10 Myths about Financial Aid & The FAFSA

Future Rowan students touring campus with their tour guides

  1.  We make too much money, so we won’t get anything.

MYTH! There is no income cut off, so eligible students will qualify for something, including low-interest loans that do not require a credit check or co-signer.  

Prof tip: Don’t make assumptions on what you may receive. Fill out the FAFSA and decide if you want to use the aid or not. You have to fill out the FAFSA to qualify for many state aid programs such as the NJ Tuition Aid Grant.  

  1. The FAFSA opens on Jan. 1.

MYTH! The FAFSA application now opens on Oct. 1 of every year. Financial aid is first-come, first-served. So it could pay off (literally) to get your application in quickly. 

Prof tip: You don’t need to wait for you or your parents to file their taxes to submit. 

  1. It costs money to submit your FAFSA.

MYTH! The FAFSA is the Free Application for Federal Student Aid. Applying will help students access money for college like grants, scholarships and federal work-study, as well as provide access to federal student loans. There is only one official FAFSA form online, and you should complete it at fafsa.ed.gov or the myStudentAid mobile app. 

Prof tip: Stay away from spoof websites, especially if they request a payment.

  1. You only need to complete the FAFSA one time (OR you only need to complete the FAFSA your first year).

MYTH! You have to fill out the FAFSA form every year you’re in school in order to stay eligible for federal student aid.

Prof tip: Apply early!

  1. I need to wait until I’m accepted to college before I complete my FAFSA.

MYTH! You don’t need to wait! You can start as early as your senior year of high school. You must list at least one college to receive your information. You SHOULD list all schools you’re considering even if you haven’t applied or been accepted yet. It doesn’t hurt your application to add more schools; colleges can’t see the other schools you’ve added. In fact, you don’t even have to remove schools if you later decide not to apply or attend. If you don’t end up applying or getting accepted to a school, the school can just disregard your FAFSA form.

  1. My parents don’t pay my bills, so I don’t need to include their information on the FAFSA.

MYTH! Even if you support yourself, live on your own, or file your own taxes, you may still be considered a dependent student by the federal government for FAFSA purposes. The FAFSA form asks a series of questions to determine your dependency status. If you’re independent, you won’t need to include your parents’ information on your FAFSA form. If you are dependent, you must provide your parents’ information.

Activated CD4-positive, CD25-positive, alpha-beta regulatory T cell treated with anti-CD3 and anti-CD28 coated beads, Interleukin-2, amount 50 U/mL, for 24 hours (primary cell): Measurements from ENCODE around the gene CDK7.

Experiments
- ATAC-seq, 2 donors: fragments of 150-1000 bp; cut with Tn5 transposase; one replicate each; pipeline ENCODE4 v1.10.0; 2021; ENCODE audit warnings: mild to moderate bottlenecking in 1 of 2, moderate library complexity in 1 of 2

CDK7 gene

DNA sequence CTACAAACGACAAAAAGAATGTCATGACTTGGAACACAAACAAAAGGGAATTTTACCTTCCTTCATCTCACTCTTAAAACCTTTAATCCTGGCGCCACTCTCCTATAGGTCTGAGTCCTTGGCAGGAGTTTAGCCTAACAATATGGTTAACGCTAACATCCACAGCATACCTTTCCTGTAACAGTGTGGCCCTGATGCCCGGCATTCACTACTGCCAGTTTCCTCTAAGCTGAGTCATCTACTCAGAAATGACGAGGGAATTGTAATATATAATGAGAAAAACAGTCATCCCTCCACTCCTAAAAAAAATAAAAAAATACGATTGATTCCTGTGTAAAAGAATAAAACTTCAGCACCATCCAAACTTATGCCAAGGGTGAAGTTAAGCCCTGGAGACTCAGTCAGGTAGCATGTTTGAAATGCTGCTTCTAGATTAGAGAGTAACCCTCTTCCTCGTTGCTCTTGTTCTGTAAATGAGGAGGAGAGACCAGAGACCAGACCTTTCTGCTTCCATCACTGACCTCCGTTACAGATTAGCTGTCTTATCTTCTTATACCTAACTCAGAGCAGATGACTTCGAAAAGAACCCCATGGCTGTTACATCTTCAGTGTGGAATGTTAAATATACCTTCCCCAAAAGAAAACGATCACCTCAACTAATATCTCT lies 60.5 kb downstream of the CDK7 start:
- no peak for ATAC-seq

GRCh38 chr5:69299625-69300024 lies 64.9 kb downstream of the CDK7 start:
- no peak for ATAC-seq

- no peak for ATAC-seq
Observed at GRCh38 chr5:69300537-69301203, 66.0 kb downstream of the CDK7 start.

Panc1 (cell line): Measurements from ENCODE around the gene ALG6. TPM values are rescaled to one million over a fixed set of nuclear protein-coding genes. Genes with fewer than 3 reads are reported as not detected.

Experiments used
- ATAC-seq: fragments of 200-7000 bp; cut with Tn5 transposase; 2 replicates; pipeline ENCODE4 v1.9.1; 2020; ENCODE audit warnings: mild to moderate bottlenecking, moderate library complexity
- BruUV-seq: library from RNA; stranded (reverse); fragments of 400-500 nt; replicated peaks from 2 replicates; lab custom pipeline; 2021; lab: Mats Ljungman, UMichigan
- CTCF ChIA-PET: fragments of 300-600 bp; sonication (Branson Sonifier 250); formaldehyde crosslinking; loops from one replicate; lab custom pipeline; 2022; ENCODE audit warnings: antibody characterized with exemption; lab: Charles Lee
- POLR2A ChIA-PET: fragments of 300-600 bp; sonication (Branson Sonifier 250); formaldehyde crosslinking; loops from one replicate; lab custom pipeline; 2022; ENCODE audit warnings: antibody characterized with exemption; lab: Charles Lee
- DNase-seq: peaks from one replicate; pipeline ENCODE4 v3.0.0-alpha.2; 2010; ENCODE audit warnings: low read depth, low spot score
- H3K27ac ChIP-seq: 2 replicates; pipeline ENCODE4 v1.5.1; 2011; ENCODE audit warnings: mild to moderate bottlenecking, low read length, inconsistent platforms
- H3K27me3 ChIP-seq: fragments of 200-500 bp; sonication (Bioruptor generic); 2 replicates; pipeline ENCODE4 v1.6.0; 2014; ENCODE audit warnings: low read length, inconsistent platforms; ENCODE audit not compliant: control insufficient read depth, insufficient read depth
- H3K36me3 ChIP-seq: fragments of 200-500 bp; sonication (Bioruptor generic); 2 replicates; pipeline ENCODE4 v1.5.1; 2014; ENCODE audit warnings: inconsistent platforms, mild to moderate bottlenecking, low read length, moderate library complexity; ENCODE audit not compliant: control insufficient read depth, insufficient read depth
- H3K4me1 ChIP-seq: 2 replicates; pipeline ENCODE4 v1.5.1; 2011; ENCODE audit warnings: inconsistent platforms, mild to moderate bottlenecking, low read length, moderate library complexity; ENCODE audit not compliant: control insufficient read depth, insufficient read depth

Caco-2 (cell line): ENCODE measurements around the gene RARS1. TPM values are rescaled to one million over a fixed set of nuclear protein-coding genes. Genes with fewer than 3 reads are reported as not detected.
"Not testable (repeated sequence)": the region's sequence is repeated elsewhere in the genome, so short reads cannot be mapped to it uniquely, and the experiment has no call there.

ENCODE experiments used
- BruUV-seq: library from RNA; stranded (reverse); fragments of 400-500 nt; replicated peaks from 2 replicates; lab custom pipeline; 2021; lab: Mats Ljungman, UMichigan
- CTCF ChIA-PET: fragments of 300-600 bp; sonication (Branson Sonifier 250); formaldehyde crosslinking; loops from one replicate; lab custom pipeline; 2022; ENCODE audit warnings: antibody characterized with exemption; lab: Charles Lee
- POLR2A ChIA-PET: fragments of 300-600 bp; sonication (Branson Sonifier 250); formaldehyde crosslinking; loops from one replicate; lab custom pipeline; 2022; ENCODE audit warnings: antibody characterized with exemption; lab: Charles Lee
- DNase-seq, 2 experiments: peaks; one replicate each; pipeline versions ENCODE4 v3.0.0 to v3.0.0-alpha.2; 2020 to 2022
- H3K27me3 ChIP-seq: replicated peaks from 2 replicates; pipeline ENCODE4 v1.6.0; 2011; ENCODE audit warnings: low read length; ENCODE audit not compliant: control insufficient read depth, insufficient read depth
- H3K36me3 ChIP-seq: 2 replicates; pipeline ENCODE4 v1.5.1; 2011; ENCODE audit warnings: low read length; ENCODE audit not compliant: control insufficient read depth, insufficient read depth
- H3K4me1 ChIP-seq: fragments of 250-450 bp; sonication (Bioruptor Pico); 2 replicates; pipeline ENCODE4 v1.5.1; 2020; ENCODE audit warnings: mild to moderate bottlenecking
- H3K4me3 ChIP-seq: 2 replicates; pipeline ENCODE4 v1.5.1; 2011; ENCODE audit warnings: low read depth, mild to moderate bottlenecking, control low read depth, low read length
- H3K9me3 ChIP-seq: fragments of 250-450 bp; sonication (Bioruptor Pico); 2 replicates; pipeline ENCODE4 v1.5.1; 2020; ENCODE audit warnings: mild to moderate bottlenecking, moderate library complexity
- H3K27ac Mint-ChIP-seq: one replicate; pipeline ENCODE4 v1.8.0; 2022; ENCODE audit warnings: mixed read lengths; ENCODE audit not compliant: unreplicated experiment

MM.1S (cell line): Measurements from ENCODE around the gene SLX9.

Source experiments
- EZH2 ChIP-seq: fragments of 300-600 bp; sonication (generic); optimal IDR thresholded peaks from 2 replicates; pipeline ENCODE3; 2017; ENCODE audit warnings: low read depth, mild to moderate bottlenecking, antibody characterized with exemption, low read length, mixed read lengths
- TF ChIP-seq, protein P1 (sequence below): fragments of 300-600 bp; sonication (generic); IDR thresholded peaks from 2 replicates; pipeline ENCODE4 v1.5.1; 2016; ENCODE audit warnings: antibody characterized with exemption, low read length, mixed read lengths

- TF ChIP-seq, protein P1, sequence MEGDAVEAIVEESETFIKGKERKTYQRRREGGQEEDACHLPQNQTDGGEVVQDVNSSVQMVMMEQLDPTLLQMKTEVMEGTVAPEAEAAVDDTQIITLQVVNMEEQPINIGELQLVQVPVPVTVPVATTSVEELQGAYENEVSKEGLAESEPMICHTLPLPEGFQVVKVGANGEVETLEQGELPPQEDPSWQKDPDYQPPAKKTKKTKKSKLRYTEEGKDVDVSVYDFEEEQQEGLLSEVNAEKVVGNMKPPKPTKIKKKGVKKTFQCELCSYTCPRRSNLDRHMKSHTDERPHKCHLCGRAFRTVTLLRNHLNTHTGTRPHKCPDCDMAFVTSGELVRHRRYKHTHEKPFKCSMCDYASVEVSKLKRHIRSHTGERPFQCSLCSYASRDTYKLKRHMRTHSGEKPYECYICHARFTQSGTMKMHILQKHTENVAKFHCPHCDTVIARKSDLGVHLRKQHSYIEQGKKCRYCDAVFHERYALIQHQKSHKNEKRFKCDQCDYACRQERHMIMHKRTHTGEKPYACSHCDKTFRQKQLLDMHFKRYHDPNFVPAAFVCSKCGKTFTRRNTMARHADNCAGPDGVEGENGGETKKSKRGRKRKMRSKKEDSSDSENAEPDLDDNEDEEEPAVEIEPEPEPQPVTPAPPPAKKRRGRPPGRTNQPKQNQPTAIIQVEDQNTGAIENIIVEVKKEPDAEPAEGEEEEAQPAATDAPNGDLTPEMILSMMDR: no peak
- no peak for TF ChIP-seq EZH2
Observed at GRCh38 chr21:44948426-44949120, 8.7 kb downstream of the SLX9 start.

Prof tip: Federal Student Aid (the FAFSA people) asks a series of questions to determine a student’s dependency status.

Learn more here: https://studentaid.ed.gov/sa/fafsa/filling-out/dependency  



  1. I need to use the 2018 taxes to complete my FAFSA.

MYTH! The FAFSA form asks for financial information, including information from tax forms and balances of savings and checking accounts. The 2019–20 FAFSA form, which became available Oct. 1, 2018, asks for 2017 tax information.

  1. The expected family contribution is the exact amount you have to pay.
Rowan Financial Literacy Expert Brandi Blanton standing near Savitz Hall
Brandi Blanton

MYTH! Expected Family Contribution (EFC) is a measure of your family’s financial strength and is calculated according to a formula established by law. Your family’s taxed and untaxed income, assets and benefits (such as unemployment or Social Security) are all considered in the formula. It also takes into consideration your family size and the number of family members who will attend college during the year.

Your EFC is NOT the amount of money your family will have to pay for college nor is it the amount of federal student aid you will receive. It is a number used by your school to calculate the amount of federal student aid you are eligible to receive.

Prof tip: To understand your out of pocket financial obligation, subtract the financial aid awards from the tuition amount. 

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Story by:
Brandi Blanton, Financial Literacy Expert